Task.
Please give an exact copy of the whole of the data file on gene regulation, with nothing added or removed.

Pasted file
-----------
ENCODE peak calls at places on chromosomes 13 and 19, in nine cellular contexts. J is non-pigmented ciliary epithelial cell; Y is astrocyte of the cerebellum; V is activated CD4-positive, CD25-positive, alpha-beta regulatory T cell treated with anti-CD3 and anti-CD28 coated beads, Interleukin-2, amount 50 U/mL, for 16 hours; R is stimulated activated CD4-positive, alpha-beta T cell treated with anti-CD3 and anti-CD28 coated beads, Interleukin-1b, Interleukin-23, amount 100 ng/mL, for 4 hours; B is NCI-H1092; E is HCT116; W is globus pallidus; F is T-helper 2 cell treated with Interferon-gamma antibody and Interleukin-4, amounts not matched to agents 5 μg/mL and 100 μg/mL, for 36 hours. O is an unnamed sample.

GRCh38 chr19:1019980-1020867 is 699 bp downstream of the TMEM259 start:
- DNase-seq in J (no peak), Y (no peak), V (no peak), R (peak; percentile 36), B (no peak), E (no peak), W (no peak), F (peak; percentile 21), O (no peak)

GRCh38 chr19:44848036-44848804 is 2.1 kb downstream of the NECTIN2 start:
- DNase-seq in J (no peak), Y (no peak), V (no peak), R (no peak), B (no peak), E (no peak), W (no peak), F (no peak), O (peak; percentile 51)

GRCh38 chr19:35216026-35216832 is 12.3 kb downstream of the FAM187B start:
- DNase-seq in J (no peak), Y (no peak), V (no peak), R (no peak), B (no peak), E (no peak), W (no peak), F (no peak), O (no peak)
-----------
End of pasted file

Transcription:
ENCODE peak calls at places on chromosomes 13 and 19, in nine cellular contexts. J is non-pigmented ciliary epithelial cell; Y is astrocyte of the cerebellum; V is activated CD4-positive, CD25-positive, alpha-beta regulatory T cell treated with anti-CD3 and anti-CD28 coated beads, Interleukin-2, amount 50 U/mL, for 16 hours; R is stimulated activated CD4-positive, alpha-beta T cell treated with anti-CD3 and anti-CD28 coated beads, Interleukin-1b, Interleukin-23, amount 100 ng/mL, for 4 hours; B is NCI-H1092; E is HCT116; W is globus pallidus; F is T-helper 2 cell treated with Interferon-gamma antibody and Interleukin-4, amounts not matched to agents 5 μg/mL and 100 μg/mL, for 36 hours. O is an unnamed sample.

GRCh38 chr19:1019980-1020867 is 699 bp downstream of the TMEM259 start:
- DNase-seq in J (no peak), Y (no peak), V (no peak), R (peak; percentile 36), B (no peak), E (no peak), W (no peak), F (peak; percentile 21), O (no peak)

GRCh38 chr19:44848036-44848804 is 2.1 kb downstream of the NECTIN2 start:
- DNase-seq in J (no peak), Y (no peak), V (no peak), R (no peak), B (no peak), E (no peak), W (no peak), F (no peak), O (peak; percentile 51)

GRCh38 chr19:35216026-35216832 is 12.3 kb downstream of the FAM187B start:
- DNase-seq in J (no peak), Y (no peak), V (no peak), R (no peak), B (no peak), E (no peak), W (no peak), F (no peak), O (no peak)